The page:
Recently, process plant operators have increased the periods between maintenance shutdowns, replacing them with inspections and minor routine maintenance. Refineries that operated in the past with three to four years between shutdowns now average five to six years. On one hand, this approach is beneficial. Plant operators can average out the cost of a turnaround period over a longer period of time and avoid profit loss that occurs during plant maintenance shutdown. However, there is a downside.
Potential problems, many of which can be only found during a regular shutdown, now go undetected. This greatly increases both the chance and the impact of a loss. Because problems have built up, the longer repair-and-replace downtime needed from even a medium-sized incident can now quickly erase the time and profit saved. Additionally, an overlooked side effect of less frequent shutdowns is that they are contagious. In order to remain competitive with the facility that reduces its maintenance schedule, neighboring facilities may try to implement a similar schedule and, to cut costs even more, leave out the inspection and maintenance. It is a cycle that only serves to increase the chance of an undetected problem.
Refineries today are operating well into old age—some even beyond their original design life. Many facilities were built in the 1960s and are now over 40 years old. In fact, the last new refinery in the United States was built in 1976 and no new construction is planned for the near future. This has two major repercussions. The first is that when an old refinery closes today nothing replaces it. As a result, the number of U.S. refineries has decreased roughly 50% since 1980 from more than 300 to 149 at the end of 2003. This dearth of resources means that there are fewer operations available to pick up production when a refinery unexpectedly shuts down—increasing both the frequency and severity of loss.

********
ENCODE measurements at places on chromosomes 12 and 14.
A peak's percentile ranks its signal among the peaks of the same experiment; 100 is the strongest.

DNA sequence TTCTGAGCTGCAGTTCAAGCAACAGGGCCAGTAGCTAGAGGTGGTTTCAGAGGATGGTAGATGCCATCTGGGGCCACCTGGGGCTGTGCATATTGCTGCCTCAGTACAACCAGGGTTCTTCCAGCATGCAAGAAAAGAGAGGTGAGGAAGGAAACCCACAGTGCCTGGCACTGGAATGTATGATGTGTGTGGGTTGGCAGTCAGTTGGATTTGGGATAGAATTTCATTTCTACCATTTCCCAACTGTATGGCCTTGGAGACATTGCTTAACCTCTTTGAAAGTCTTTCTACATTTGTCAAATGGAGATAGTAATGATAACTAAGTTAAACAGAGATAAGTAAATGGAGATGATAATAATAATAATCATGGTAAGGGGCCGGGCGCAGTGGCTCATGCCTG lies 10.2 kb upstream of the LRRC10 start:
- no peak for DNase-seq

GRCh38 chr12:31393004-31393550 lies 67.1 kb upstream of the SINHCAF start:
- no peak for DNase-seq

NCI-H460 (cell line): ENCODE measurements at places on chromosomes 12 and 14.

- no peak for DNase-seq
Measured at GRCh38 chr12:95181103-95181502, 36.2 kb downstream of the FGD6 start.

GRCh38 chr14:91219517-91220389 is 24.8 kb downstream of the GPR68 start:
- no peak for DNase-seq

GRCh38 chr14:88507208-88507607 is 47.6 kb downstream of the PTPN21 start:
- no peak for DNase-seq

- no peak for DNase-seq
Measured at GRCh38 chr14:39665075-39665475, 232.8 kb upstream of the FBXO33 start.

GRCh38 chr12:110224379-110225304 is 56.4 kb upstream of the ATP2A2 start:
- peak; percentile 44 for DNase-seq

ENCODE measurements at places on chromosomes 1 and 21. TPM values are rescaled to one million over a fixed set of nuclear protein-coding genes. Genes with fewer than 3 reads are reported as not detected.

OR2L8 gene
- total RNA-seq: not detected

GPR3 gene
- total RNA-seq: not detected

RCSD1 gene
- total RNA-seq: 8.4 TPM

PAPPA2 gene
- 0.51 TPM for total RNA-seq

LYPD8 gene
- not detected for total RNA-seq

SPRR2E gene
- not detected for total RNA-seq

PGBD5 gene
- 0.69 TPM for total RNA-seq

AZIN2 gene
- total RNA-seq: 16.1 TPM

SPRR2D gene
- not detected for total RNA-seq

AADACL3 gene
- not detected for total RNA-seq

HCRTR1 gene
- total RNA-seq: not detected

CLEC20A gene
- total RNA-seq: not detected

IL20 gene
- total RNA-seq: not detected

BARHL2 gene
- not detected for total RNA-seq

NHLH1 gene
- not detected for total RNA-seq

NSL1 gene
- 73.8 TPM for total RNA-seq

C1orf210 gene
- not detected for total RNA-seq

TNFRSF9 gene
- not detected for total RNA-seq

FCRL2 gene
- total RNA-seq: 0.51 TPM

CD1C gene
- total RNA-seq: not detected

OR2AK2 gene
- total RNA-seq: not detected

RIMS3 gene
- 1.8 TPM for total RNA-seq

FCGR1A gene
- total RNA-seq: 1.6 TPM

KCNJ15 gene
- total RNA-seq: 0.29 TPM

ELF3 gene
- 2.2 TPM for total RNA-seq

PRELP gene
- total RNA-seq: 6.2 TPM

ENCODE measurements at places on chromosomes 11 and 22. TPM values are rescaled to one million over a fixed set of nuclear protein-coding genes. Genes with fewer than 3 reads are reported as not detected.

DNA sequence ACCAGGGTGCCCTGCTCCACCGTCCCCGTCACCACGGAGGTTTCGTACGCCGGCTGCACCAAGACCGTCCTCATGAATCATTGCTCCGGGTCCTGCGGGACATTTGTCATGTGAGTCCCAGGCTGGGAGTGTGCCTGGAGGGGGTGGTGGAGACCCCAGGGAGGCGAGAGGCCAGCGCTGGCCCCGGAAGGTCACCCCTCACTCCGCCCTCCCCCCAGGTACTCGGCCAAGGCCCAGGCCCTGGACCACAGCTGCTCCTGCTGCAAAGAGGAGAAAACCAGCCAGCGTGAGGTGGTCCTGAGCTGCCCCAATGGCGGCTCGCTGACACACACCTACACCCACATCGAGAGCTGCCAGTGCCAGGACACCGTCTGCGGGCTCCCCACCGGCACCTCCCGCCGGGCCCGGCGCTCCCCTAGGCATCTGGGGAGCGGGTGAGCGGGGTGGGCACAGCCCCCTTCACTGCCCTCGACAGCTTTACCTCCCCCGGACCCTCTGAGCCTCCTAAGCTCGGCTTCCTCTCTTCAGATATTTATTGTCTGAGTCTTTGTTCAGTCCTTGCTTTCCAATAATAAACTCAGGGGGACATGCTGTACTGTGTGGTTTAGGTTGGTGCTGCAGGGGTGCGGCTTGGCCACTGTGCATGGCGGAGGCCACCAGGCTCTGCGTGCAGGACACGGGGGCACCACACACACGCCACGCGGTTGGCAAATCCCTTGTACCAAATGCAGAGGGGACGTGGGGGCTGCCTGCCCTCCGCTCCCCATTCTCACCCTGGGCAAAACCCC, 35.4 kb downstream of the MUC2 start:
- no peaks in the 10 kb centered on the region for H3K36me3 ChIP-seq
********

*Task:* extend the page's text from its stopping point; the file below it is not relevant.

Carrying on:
Secondly, consistent documentation shows that loss frequency increases exponentially once equipment has reached—and surpassed—the end of its design life. Making a bad situation worse, the technology and design in older plants is at a level far different then technology used today in new construction. Thus older plants, rife with failing equipment, are more likely to be congested, lack adequate structure fireproofing, automatic venting or isolation valves. They also tend to keep large inventories in intermediate storage and the construction of their control room is seldom blast-proof. All this means that in an explosion, older plants will suffer much more extensive damage.